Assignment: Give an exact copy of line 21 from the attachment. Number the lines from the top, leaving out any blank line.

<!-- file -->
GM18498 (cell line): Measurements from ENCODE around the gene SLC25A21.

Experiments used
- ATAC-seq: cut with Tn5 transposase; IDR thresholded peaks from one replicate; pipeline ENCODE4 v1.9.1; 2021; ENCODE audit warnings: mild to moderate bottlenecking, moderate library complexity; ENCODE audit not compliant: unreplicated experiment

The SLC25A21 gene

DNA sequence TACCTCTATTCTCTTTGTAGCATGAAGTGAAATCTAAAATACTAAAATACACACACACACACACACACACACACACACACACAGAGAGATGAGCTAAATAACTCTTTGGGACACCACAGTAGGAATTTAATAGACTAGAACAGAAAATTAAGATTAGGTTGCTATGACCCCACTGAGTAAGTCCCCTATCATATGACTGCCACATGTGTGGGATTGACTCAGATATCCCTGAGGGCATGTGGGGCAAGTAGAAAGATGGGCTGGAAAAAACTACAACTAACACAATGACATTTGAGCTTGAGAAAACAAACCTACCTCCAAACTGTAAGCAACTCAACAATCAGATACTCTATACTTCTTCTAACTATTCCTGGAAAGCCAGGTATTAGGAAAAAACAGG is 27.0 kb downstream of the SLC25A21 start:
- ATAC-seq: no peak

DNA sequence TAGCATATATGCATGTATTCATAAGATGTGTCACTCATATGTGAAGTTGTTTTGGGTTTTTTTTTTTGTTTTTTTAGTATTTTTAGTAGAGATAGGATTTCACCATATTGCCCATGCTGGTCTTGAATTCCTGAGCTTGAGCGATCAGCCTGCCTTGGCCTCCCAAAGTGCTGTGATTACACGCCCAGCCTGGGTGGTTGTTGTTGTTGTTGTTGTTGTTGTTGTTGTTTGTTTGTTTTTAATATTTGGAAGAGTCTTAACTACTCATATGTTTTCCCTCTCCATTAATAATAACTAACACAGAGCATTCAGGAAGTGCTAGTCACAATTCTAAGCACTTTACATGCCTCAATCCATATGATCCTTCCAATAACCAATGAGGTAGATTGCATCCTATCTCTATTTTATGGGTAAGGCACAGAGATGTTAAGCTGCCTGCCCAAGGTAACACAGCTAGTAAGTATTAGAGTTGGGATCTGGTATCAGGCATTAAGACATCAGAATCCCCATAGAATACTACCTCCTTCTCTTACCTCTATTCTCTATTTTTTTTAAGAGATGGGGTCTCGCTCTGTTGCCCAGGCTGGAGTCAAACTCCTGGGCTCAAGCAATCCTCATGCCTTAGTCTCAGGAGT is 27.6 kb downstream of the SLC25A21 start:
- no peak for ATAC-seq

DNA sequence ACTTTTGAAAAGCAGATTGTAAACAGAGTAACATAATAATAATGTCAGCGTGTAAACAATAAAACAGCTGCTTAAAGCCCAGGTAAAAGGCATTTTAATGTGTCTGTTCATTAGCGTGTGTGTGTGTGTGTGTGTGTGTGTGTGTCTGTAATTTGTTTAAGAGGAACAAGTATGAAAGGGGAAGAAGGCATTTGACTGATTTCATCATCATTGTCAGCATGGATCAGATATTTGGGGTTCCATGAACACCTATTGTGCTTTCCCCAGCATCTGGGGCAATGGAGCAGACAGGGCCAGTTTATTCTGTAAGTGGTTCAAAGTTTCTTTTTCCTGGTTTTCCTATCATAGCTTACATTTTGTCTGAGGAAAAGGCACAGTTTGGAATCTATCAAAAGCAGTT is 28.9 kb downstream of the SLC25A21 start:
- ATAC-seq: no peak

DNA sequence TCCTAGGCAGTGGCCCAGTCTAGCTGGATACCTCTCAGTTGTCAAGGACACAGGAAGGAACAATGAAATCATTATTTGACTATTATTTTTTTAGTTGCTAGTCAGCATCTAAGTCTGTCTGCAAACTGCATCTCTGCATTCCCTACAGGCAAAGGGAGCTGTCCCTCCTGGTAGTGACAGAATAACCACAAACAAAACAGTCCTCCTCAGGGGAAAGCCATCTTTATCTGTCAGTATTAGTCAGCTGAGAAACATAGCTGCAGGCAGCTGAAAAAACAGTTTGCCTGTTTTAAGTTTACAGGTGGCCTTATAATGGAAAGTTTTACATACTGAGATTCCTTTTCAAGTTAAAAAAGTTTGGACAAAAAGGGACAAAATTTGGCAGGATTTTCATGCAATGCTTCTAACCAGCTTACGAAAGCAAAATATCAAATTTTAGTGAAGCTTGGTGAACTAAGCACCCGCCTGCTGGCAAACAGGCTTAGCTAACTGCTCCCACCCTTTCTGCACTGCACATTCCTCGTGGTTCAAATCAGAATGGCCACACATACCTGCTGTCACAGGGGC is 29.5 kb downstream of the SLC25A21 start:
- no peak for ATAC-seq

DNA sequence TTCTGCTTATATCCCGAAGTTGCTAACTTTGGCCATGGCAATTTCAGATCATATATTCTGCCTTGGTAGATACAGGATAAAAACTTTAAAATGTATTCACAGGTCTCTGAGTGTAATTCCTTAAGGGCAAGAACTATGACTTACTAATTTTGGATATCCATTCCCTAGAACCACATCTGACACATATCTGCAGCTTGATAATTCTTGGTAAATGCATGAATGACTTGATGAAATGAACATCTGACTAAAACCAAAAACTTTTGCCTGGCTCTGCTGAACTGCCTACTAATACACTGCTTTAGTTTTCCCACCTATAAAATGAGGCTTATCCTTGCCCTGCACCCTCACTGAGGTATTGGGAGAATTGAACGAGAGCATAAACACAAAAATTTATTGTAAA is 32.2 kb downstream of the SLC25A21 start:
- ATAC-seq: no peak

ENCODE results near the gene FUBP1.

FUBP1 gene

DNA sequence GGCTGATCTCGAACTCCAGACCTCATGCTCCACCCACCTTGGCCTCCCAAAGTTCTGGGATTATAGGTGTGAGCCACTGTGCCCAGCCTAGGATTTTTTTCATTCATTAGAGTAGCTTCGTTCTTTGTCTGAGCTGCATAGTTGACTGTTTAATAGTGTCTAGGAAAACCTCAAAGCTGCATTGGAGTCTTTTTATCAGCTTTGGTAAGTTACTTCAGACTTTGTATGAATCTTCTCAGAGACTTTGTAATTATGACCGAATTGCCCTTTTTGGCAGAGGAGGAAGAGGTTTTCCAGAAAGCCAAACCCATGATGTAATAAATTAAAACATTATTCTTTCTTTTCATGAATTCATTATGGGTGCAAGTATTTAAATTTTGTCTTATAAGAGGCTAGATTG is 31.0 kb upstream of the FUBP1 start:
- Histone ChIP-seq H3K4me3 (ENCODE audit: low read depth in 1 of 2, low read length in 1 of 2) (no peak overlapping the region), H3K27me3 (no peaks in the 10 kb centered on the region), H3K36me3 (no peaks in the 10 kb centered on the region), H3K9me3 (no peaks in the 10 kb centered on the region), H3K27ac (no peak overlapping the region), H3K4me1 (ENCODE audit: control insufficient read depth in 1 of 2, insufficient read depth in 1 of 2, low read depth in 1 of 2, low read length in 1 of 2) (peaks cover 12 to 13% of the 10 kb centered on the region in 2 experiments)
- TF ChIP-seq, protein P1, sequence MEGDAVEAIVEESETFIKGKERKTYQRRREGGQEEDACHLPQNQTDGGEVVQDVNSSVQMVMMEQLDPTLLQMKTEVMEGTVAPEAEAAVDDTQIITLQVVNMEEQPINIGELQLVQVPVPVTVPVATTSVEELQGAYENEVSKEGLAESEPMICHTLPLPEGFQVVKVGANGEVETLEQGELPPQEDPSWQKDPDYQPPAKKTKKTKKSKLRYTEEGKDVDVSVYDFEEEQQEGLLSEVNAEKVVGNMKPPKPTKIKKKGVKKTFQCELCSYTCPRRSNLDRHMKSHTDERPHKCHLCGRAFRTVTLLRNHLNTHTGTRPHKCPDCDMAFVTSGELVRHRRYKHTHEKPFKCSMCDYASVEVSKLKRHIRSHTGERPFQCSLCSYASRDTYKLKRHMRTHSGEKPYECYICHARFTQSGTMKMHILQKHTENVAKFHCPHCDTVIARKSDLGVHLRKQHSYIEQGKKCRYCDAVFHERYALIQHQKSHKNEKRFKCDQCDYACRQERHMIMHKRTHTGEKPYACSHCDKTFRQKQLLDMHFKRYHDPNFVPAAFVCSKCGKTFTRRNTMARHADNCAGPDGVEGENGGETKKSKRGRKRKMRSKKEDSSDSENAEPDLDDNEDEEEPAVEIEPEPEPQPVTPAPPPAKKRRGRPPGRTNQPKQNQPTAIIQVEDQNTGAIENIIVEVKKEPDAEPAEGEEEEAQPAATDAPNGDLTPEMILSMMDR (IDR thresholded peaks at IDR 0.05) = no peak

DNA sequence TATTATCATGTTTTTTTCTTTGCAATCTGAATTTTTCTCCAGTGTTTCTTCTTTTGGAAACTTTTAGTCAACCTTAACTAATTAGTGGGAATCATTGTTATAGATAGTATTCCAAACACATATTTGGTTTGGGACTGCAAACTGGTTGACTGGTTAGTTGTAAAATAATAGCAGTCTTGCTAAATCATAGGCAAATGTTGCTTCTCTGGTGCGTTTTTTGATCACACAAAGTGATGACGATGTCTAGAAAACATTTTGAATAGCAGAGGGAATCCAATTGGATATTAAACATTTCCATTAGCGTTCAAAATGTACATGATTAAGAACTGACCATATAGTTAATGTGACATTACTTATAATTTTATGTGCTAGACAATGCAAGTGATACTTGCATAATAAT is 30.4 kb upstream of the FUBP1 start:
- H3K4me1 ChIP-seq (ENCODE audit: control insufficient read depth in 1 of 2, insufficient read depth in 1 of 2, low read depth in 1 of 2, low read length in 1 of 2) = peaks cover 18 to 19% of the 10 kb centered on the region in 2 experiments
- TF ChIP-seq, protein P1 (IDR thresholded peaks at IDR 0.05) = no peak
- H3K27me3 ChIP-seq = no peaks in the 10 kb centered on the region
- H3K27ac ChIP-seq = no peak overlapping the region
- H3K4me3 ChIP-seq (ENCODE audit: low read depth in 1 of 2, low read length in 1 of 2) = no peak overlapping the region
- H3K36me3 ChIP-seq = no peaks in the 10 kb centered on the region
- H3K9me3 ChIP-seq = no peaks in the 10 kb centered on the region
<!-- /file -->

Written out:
- H3K4me1 ChIP-seq (ENCODE audit: control insufficient read depth in 1 of 2, insufficient read depth in 1 of 2, low read depth in 1 of 2, low read length in 1 of 2) = peaks cover 18 to 19% of the 10 kb centered on the region in 2 experiments